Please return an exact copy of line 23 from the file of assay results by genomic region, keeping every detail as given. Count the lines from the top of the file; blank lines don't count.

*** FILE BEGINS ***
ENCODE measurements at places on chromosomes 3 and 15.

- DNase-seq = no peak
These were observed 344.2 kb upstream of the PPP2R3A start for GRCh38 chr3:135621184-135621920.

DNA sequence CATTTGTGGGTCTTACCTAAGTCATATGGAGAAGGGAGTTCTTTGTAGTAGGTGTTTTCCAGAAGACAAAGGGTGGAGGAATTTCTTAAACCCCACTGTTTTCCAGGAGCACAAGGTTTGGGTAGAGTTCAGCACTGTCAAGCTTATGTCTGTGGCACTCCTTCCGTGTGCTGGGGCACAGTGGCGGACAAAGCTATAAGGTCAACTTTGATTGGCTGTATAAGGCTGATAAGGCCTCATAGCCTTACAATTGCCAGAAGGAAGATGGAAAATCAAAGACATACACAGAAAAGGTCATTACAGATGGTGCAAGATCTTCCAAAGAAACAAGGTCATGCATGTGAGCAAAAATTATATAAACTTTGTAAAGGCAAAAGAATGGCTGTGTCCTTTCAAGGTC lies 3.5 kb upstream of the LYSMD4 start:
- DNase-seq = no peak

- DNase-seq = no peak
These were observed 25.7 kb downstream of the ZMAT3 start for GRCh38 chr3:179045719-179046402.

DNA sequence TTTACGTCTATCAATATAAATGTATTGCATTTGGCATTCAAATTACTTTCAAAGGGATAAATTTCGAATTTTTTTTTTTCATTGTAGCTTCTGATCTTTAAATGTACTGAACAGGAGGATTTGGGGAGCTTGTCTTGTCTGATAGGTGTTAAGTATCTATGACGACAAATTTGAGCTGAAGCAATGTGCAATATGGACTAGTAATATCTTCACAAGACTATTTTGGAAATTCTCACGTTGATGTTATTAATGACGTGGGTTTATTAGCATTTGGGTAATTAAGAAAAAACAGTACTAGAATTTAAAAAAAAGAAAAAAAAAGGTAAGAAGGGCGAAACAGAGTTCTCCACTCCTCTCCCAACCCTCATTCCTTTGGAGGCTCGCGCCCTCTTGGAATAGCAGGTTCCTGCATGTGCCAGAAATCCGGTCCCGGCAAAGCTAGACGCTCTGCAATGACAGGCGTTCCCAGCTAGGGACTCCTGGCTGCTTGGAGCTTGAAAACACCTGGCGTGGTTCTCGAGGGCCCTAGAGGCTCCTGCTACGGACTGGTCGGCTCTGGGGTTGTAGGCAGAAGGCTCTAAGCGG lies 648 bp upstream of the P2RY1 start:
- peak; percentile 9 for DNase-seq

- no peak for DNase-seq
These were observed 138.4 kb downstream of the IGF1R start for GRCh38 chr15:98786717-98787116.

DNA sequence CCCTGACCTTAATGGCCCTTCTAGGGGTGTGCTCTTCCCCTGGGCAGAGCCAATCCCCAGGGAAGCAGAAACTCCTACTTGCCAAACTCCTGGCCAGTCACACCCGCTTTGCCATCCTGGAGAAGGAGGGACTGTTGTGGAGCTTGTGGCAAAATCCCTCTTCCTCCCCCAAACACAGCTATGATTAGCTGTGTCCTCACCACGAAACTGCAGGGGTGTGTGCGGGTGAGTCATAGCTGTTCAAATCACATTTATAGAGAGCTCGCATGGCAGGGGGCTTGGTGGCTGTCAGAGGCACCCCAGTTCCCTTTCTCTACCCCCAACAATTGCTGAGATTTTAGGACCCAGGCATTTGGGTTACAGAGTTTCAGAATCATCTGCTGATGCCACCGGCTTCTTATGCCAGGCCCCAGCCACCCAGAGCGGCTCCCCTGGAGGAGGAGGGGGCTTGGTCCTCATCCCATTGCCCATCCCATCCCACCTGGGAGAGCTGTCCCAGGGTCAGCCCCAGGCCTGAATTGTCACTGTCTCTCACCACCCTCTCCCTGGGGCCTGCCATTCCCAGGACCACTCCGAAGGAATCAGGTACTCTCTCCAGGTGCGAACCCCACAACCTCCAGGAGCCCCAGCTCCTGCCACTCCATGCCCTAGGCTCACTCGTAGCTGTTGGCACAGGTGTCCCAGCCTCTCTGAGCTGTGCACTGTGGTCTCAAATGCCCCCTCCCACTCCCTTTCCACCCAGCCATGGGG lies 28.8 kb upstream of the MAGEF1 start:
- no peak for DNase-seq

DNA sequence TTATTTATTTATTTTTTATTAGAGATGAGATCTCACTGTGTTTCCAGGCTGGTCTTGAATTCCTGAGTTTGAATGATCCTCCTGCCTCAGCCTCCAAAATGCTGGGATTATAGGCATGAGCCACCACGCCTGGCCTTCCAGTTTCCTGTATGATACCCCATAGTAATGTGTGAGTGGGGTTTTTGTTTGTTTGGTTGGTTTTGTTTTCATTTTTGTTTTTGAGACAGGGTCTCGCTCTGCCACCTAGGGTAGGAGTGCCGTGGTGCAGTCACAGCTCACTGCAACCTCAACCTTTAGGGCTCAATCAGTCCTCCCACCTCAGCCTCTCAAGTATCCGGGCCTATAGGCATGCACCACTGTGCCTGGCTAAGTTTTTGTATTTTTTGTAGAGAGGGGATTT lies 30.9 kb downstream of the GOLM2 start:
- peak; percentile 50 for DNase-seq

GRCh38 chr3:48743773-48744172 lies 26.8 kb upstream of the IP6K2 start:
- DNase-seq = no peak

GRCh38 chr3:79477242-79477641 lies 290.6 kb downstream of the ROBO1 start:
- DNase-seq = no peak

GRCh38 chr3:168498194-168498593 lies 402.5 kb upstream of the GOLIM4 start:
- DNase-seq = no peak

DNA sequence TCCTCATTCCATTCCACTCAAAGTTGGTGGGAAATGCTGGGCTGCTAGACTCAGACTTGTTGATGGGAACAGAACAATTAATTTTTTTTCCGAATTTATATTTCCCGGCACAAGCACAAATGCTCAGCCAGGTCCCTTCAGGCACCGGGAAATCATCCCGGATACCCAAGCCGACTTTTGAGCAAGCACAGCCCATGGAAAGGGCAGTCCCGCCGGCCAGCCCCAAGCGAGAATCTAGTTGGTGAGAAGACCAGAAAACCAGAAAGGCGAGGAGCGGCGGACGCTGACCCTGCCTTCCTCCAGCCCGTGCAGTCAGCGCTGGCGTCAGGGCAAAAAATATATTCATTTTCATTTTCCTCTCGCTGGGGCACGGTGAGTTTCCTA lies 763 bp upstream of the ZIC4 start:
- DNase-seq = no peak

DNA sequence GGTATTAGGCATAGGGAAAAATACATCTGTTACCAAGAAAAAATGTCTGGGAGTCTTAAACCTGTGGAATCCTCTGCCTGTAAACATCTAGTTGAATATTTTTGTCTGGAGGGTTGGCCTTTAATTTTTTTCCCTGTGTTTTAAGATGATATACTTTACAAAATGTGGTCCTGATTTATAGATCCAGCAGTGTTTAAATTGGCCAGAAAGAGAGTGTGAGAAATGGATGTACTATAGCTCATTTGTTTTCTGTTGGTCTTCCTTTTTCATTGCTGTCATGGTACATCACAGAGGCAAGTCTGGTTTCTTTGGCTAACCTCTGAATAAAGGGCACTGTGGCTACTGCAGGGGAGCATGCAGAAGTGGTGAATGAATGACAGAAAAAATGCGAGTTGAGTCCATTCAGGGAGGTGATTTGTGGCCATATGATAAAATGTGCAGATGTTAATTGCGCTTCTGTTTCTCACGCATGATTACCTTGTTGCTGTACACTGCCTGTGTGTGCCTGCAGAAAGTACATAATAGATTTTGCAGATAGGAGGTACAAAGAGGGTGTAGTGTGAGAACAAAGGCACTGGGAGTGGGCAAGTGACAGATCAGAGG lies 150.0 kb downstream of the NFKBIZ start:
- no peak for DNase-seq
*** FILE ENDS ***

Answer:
- DNase-seq = no peak